Talk:Dante's Inferno (1967 film)

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Thank you for the changes you made to the article on Russell's film Dante's Inferno. They may well be correct, but the problem is that you provided no sources and deleted material that was sourced. In one case you deleted a passsage of criticism (for no discernable reason other than the fact that you presumably didn't like it). It would be helpful if you would provide citations.

Some of the statements you made are a bit problematic. I know of no evidence that Russell was personally responsible for an "explosion in gallery prices" of PR paintings in the 60s, though I guess he was part of the process. If the location shots were mostly done in the Lake District, its unlikely that the scene portaying Millais' Ophelia was shot on the location used by Millais, which was in Surrey. If you have supportive evidence, please provide it. Other statements seem to contradict extant sources. Of course they may be wrong, which is why the new sources used should be made clear to the reader. Paul B (talk) 09:38, 1 September 2010 (UTC)

Paul, I'm five years in writing the fully authorised biography of Ken Russell, and my sources are the actual day by day production records from the BBC, so congratulations for replacing my accurate corrections with guff and for continuing Wikipedia's work of peddling falsehoods and dissuading real academics from sharing their knowledge. My books include Lindsay Anderson, The Diaries (Methuen).— Preceding unsigned comment added by (talkcontribs)

Butting in - these changes are perfectly reasonable (what exactly are "gallery prices"?) and most of your additions remain, at this article anyway. In case you didn't see it, there was a note at your talk page explaining the main problem. Johnbod (talk) 12:29, 18 February 2011 (UTC)
Real academics are typically aware of the need to cite sources. As Johnbod says, I left a note on your talk page. Your IP is identical to the one you used then, so you should have seen the yellow strip telling you that you had a message. Or is it the case that real academics do not engage in discussion? If you want real academics to take your views on the matter seriously, I hope you will read some real academic literature on the background to the increase in the value of Pre-Raphaelite art during the '60s. I recently read a PhD on the topic. Ken Russell, strangely, was not accorded a major role. I think my alterations of your text were fairly minor, considering the fact that they contain a number of problematic claims. I left in the following statement: "Dante's Inferno's visual style is taken mostly from the Pre-Raphaelite paintings themselves, many of which, such as Millais's Ophelia are filmed in the actual locations where the paintings were created." I'm not sure what it means to say that a painting is "filmed". Of course I did change your sentence by altering it from "Millais's Death of Ophelia", since "Death of Ophelia" is not the title of the painting. In other words, I removed what you would call "guff", written by someone who calls himself a real academic. I presume you mean that the artist is depicted working on the painting. So perhaps you can explain how exactly the painting was "filmed" in "the actual location"? Obviously, the painting of the Surrey landscape is not depicted. Millais completed the painting in London. He was living in Gower Street at the time, which would have made it feasible for Russell to pop over to film in his old studio. Is that what you meant? The scene is set in a small room painted white - not very authentic for the 1850s. Boshier absurdly has a reproduction of The Hireling Shepherd on the wall behind him (and Rossetti has L'Inconnue de la Seine!), so in one sense at least it is not aspiring to be very realistic. Paul B (talk) 12:55, 21 February 2011 (UTC)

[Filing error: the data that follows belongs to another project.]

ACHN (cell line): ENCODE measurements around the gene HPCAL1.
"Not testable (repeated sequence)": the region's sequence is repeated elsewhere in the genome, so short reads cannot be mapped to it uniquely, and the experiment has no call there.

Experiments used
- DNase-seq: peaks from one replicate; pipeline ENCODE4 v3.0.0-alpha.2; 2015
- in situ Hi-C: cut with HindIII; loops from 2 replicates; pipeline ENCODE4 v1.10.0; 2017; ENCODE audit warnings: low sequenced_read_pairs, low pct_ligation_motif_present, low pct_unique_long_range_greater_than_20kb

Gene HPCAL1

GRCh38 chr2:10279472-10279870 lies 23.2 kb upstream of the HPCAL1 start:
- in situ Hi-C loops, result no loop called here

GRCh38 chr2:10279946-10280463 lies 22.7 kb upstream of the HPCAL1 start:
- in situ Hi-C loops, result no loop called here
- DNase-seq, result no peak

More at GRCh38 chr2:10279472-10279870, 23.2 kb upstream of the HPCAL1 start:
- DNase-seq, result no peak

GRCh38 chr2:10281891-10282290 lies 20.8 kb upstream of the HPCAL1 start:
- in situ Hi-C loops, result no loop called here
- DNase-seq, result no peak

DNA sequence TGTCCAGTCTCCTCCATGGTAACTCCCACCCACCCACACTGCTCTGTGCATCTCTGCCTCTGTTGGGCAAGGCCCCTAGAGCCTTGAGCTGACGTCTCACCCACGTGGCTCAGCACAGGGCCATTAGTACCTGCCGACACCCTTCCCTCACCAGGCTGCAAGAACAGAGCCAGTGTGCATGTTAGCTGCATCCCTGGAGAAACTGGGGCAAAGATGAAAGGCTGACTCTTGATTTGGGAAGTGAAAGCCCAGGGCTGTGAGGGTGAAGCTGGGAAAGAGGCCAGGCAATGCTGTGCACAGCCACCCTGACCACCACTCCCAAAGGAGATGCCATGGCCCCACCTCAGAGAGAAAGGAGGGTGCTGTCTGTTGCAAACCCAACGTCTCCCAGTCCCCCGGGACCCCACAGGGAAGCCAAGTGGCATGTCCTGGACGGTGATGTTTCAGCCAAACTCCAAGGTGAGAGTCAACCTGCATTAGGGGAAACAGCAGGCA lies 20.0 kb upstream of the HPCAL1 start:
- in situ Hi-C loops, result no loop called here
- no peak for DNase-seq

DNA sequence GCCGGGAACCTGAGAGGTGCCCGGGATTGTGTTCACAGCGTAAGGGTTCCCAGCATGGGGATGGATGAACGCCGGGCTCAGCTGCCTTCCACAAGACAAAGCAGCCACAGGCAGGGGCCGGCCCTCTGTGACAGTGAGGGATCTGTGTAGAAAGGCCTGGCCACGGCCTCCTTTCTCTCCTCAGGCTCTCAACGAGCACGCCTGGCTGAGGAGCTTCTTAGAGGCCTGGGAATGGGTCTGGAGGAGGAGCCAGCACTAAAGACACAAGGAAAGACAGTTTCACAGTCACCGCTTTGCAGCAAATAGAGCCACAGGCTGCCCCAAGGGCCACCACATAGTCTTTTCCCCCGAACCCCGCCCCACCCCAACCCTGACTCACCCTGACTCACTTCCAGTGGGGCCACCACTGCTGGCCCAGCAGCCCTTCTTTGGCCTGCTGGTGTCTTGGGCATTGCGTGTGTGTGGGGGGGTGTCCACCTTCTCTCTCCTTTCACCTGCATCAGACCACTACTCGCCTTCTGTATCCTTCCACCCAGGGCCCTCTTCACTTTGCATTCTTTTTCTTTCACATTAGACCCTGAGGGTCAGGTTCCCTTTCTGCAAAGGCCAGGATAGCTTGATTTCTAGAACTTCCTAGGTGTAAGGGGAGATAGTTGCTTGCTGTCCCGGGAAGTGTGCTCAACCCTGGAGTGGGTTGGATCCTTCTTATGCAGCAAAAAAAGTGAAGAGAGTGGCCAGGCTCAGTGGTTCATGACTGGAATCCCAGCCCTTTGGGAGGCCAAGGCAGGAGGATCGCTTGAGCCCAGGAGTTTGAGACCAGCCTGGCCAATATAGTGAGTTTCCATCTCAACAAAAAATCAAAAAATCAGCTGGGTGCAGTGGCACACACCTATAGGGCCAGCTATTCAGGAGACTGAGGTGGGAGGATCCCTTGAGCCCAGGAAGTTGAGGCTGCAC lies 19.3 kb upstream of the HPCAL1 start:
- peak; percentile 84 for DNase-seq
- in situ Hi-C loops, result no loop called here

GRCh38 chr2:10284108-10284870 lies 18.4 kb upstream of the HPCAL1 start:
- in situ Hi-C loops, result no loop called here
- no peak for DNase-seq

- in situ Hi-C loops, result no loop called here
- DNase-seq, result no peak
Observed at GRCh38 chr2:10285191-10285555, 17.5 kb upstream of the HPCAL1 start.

p.s. I don't doubt your assertion that you are "Paul Sutton, Ken Russell's authorised biographer", but obviously we have no way of knowing that for sure. I kept in changes you made that contradicted current published sources because I gave you the benefit of the doubt. I removed what I knew to be wrong. Paul B (talk) 21:31, 21 February 2011 (UTC)